New Jersey Attorney Details How Chapter 7 Impacts Rental-Investment Properties
Debtor owned rental and investment property is considered an asset and a source of income in a New Jersey bankruptcy case. As a result, I will explain how the courts and the bankruptcy code deal with both issues. I will first explain how the bankruptcy code analyses’ the asset valuation issue.
In a chapter 7, a trustee may sell any unexempt asset with a substantial value. Typically the debtor must provide the trustee with a valuation statement from a licensed New Jersey real estate professional, such as a sales representative, broker, or appraiser. One must determine the equity in the property, which is the retail value minus the mortgage payoff. Thereafter, the trustee will typically permit an additional deduction of 10% of the sale’s value.
Example: One individual who owns 100% of an investment property, files a chapter 7 bankruptcy case.
Property value is $150,000;
Minus the mortgage payoff of 90,000;
Minus $15,000, which is 10% of the cost of the sale of $150,000.
The result after the deductions Is $45,000.00.
Minus the bankruptcy code’s allowable exemptions of approximately $12,725 is $32,275.00. Please note that allowable exemptions vary based on the circumstances of each case.
Based on the above example, the New Jersey chapter 7 trustee will sell the real estate and make an immediate payment of $12,725.00 to the debtor, in the amount of his exemptions. The balance of the $32,275.00 will be distributed to the creditors in the order required under the bankruptcy code. The trustee and his attorney will also be paid from the sales’ proceeds. The debtor will be paid the balance, if any, after the above referenced distributions.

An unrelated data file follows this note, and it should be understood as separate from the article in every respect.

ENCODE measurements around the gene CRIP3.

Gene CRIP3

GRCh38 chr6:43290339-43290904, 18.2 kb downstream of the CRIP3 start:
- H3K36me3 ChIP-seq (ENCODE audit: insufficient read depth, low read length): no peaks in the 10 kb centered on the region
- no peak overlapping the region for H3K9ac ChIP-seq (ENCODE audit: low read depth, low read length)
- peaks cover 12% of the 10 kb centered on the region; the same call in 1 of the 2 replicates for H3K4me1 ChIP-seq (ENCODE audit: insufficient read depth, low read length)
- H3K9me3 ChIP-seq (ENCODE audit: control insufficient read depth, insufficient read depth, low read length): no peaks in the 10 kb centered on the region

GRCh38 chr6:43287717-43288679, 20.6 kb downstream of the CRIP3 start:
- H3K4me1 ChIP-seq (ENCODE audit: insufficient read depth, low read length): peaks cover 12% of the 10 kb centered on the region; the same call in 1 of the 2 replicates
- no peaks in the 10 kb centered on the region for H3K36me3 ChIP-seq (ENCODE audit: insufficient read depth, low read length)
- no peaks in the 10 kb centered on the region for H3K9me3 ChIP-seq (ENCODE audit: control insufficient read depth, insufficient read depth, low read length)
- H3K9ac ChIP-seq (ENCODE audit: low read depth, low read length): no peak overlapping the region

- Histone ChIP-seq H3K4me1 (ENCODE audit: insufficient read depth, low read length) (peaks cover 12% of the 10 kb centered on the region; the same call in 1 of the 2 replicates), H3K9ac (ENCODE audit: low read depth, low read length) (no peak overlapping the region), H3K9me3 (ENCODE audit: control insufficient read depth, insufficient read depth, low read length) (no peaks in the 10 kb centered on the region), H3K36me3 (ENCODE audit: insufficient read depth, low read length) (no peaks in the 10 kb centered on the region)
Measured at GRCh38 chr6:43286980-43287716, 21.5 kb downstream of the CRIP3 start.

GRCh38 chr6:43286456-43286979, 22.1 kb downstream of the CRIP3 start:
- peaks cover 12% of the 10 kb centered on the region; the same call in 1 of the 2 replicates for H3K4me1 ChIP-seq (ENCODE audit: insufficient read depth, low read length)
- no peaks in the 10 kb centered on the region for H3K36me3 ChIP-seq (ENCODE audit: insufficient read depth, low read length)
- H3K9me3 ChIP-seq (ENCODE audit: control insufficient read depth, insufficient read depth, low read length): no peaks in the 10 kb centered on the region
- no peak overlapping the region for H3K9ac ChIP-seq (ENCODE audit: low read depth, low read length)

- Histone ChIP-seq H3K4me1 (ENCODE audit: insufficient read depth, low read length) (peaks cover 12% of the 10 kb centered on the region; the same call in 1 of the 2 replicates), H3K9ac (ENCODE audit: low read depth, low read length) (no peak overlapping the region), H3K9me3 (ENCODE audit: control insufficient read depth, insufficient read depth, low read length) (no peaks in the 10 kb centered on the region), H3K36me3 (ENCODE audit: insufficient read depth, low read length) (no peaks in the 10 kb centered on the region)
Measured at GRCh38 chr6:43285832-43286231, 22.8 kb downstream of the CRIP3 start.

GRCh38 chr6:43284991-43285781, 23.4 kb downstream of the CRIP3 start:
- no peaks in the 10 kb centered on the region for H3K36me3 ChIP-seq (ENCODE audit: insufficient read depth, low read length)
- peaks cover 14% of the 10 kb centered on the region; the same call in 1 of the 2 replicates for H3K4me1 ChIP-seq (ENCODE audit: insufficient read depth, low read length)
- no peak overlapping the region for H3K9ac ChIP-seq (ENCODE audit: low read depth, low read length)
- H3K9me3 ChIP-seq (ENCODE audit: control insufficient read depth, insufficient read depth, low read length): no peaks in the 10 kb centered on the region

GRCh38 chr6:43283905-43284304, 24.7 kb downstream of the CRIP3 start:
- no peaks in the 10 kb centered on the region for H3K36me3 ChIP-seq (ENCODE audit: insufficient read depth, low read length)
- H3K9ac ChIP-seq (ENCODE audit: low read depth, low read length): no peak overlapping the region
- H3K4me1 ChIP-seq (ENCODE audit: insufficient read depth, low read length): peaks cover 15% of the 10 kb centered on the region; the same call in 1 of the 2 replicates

Please note that one should not rely on the figures of the above example, as the figures will change based on numerous facts and each individual’s circumstances. The exemptions that are applied to investment real estate is different than the exemptions that may be applied to your residence. Also, the analysis is different when a debtor owns the house with a spouse or other individual.
As explained in another part of this website, two criteria of a chapter 7 case relate to the household disposable income. Investment and rental property is a source of income that must be considered as additional household income. As a result, one must determine the monthly income that is derived from the property, which is the rent received minus all property expenses, including: mortgage; property taxes; insurance; maintenance; estimated income tax, etc. The income must be added to the other household income in connection with, both, the current monthly income (means test) analysis and the future income and expense analysis. In general, if either analysis results in disposable income, the debtor does not meet the chapter 7 criteria.
Robert Manchel, the New Jersey bankruptcy lawyer, may be contacted at (866) 503-5655, to discuss your options.